At What Price Would Benjamin Graham Buy Ezion?

Ezion Holdings Limited (SGX: 5ME) has taken a dramatic fall of late. Over the last six months the share price has fallen from a high of more than S$1.90 a share to less than half that value. It is currently priced at 94 cents a share – its lowest price in around 52 weeks.

This fall was no doubt caused by the uncertainty surrounding the price of oil. An uncertainty that has naturally spread to companies related to the oil and gas industry such as Ezion.

As a provider of offshore services to the oil and gas sector, Ezion is not directly affected by the falling oil price. But as oil producers mothball rigs and reduce spending on exploration, the company’s business could take a hit.

But is the fall that Ezion has experienced fair? Or is the fear surrounding the company unjustified?

The company has experienced considerable top and bottom line growth. Over the last three years both total revenue and net income have nearly quadrupled.

Rising earnings and a falling price has left the company with a very high earnings yield of just over 20%. In theory the share price could more than quintuple to over S$5.35 before the earnings yield falls below the sought after value of 4%.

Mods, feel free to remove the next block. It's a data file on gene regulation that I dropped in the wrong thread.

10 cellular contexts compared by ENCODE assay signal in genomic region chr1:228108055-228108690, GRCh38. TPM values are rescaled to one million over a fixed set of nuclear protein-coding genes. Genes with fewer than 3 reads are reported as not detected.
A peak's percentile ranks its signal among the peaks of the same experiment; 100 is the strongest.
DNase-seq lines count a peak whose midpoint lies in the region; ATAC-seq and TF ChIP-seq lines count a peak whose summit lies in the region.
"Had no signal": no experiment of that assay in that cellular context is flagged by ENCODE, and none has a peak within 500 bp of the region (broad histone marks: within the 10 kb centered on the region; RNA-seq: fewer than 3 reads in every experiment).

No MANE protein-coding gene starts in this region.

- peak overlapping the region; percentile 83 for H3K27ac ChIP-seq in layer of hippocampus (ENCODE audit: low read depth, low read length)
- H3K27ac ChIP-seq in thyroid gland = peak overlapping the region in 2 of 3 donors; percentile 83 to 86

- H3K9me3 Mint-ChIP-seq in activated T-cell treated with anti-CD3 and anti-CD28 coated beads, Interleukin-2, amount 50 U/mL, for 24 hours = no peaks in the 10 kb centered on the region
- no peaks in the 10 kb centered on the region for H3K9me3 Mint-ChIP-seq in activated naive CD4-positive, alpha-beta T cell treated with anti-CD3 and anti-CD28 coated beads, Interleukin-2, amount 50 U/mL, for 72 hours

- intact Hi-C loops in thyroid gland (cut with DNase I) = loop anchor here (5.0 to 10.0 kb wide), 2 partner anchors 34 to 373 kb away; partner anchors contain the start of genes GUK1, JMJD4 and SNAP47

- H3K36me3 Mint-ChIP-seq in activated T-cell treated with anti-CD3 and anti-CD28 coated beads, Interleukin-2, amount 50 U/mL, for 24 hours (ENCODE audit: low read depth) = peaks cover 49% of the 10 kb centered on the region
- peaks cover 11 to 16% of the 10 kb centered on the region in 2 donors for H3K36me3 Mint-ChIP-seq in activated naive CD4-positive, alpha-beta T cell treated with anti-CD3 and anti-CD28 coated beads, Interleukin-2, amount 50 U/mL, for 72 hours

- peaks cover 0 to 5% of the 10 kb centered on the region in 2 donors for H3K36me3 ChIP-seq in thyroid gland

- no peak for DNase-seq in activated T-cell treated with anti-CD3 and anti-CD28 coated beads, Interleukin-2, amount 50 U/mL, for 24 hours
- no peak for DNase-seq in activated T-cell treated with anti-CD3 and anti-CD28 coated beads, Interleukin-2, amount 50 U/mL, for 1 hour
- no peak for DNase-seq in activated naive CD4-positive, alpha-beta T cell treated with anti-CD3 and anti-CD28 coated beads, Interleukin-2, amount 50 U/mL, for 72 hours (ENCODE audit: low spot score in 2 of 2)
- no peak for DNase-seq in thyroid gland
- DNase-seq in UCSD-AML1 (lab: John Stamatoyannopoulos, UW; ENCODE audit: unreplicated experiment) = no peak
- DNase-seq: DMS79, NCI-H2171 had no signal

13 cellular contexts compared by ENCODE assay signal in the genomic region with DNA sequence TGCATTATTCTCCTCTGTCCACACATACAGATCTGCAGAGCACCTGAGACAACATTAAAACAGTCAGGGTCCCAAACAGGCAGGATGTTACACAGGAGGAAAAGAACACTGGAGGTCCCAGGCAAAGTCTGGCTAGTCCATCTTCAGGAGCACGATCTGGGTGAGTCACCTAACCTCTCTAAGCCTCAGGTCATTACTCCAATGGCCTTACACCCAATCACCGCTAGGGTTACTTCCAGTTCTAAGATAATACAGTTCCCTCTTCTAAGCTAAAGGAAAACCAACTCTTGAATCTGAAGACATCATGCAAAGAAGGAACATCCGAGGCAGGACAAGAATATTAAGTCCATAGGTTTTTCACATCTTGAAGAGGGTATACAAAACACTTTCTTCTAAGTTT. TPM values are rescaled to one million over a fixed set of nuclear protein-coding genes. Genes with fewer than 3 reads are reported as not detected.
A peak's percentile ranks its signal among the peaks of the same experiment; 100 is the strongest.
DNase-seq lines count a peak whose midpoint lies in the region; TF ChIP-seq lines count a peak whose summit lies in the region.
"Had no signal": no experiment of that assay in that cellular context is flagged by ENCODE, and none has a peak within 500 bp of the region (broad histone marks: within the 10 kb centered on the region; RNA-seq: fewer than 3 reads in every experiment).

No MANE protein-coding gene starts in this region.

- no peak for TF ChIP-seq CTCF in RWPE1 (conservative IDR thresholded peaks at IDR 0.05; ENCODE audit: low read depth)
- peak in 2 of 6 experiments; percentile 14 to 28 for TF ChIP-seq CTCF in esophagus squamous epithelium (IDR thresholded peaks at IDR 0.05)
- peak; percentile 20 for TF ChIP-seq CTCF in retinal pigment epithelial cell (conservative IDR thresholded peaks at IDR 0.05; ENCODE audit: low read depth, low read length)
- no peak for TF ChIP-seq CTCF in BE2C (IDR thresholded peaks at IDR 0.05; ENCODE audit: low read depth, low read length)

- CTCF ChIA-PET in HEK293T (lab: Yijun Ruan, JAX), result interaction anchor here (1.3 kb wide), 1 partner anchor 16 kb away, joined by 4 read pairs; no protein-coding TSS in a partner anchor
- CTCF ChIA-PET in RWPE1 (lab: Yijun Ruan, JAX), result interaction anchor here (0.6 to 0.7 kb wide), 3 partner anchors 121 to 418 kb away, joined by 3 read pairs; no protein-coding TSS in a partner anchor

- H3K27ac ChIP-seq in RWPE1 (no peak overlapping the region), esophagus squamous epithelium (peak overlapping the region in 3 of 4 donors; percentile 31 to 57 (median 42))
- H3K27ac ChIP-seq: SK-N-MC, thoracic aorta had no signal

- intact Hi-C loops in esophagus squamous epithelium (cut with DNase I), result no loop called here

On the flip side the company could afford for its earnings to fall to one fifth of what they were in 2014 before the company ceases to offer value. Even with current uncertainty surrounding oil prices does this seem likely?

The fall in price has also left the company priced 15% below its book value. Thus company would have to rise to around S$1.08 before investors are forced to forgo their margin of safety.

Ezion’s balance sheet has also grown in strength over the last three years. Since 2011 the company’s total assets have grown from S$650 million to over S$4 billion. It would seem that Ezion made the most of the good times to bolster its balance sheet. The current ratio of 1.5 does not appear to be a cause for concern.

It would seem that at present Ezion holds a significant amount of value and the share price could even rise whilst still maintaining the interest of value investors such as Benjamin Graham.

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The information provided is for general information purposes only and is not intended to be personalised investment or financial advice. Motley Fool Singapore contributor Adam Kuo doesn’t own shares in any companies mentioned.